The hacker group Anonymous is reported to be preparing for a cyber-attack on corporate sponsors of the World Cup in Brazil which begins on June 12 in Sao Paulo Brazil. Why? As disclosed by an inside hacker, the group wants to protest the lavish spending on the soccer games in a country struggling to provide basic services.
Earlier this week, Anonymous attacked the Brazil’s Foreign Ministry computer networks and leaked dozens of confidential emails. A hacker who operates under the alias of Che Commodore has reported that they have already conducted late-night tests to see which of the sites are more vulnerable. Likely targets that he named included Adidas, Emirates airline, the Coca-Cola Co and Budweiser, which is owned by Anheuser-Busch InBev.
The threat of cyber-attacks is yet another headache for the organizers of the World Cup kicking off on June 12 in Brazil. The 32-nation soccer tournament has already been marred by embarrassing delays in the building of stadiums and widespread discontent in Brazil over the excessive cost of hosting the event in a country with deficient public services.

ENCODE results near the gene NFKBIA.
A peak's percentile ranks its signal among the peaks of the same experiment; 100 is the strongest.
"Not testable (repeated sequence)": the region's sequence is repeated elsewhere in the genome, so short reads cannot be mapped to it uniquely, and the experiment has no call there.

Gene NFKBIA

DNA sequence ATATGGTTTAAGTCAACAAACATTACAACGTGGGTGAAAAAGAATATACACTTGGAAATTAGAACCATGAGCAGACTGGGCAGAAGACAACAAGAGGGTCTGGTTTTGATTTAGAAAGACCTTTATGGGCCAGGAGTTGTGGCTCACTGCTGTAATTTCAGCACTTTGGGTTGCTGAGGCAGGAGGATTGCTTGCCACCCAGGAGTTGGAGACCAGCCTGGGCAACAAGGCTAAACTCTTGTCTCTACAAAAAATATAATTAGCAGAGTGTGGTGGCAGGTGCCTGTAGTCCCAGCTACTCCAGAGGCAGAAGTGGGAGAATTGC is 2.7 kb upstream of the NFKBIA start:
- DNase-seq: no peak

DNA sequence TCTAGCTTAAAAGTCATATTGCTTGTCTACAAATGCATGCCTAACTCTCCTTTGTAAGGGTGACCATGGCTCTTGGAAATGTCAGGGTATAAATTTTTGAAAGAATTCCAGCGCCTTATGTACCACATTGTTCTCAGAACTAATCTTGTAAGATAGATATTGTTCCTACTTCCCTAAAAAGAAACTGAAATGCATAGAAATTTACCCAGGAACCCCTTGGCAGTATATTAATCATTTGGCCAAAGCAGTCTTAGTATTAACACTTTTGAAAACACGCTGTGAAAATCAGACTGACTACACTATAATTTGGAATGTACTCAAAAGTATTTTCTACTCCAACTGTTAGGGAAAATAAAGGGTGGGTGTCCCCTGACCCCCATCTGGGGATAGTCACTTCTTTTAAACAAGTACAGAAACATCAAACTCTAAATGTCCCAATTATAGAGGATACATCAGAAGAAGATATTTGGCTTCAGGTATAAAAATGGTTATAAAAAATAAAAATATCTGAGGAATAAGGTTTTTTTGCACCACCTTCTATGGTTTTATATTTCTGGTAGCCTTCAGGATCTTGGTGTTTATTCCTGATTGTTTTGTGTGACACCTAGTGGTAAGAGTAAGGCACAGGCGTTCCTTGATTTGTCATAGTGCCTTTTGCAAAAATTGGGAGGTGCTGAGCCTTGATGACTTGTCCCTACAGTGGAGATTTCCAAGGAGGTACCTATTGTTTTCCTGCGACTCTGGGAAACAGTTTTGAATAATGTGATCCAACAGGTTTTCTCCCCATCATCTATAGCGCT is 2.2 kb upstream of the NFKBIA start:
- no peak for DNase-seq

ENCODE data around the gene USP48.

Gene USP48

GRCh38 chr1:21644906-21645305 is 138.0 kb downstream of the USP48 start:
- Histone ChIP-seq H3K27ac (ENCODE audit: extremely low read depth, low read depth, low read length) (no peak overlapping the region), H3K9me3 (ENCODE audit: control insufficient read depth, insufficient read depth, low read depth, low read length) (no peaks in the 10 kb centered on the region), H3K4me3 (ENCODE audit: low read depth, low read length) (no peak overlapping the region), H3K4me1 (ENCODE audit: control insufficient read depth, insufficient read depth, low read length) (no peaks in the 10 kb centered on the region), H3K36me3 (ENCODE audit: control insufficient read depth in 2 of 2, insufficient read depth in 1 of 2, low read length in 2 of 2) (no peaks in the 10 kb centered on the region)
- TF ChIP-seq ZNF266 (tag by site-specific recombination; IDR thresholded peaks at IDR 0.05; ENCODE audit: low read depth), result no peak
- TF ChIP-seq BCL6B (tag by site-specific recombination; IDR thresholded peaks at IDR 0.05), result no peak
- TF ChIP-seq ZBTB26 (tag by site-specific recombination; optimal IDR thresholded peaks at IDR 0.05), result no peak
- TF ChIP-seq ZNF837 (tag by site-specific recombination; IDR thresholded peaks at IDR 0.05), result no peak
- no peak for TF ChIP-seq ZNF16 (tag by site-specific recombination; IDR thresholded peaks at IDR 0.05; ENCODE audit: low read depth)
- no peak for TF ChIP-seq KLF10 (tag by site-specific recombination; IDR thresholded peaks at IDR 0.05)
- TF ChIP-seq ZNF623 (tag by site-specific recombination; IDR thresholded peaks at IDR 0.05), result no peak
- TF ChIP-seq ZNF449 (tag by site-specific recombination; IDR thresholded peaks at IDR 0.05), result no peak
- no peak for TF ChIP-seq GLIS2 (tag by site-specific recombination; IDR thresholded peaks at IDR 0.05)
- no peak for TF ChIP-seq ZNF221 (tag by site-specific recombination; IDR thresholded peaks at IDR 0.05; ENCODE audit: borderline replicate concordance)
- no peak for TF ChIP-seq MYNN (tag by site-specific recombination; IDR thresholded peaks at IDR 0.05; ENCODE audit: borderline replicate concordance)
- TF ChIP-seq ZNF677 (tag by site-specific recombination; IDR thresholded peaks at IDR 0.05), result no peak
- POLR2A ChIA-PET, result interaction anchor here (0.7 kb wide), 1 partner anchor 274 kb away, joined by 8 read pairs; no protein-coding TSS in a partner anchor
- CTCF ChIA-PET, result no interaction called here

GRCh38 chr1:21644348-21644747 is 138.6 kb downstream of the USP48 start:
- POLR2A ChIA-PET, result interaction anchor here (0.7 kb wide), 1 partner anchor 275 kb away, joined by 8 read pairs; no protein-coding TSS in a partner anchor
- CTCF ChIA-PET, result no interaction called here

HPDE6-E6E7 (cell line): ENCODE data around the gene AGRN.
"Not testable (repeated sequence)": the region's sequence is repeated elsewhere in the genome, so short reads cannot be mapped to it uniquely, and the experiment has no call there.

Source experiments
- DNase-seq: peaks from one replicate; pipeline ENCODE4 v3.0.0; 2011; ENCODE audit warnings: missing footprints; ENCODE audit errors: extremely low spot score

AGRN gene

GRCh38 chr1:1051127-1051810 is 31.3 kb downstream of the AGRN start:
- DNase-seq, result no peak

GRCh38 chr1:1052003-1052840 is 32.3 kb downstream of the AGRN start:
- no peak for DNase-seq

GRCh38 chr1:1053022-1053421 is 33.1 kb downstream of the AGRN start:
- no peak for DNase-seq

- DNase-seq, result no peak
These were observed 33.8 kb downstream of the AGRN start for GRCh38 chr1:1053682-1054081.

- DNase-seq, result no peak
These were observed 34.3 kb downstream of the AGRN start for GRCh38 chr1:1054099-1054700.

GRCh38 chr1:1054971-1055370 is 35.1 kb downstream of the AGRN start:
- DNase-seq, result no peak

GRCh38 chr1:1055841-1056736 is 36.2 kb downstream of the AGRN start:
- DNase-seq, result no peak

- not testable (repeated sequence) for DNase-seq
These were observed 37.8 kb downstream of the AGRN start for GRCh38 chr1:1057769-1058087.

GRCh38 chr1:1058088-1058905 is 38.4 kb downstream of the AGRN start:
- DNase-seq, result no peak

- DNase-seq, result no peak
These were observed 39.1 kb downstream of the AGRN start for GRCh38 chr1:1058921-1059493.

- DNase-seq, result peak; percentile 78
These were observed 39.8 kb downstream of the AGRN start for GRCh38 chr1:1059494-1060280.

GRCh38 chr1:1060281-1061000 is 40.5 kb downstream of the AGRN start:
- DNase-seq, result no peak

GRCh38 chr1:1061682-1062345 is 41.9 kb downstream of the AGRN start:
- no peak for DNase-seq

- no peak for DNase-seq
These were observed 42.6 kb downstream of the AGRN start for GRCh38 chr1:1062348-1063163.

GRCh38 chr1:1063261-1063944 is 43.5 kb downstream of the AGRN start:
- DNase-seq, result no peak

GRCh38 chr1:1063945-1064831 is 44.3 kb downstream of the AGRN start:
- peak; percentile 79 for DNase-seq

In what could be the biggest cyber-security breach since the U.S. National Security Agency allegedly spied on President Dilma Rousseff’s personal communications, Anonymous this week posted 333 documents extracted from the Foreign Ministry’s computing network. They include a briefing of talks between Brazilian officials and U.S. Vice President Joe Biden during a visit to Brazil in May last year and a list of sport ministers that plan to attend the World Cup.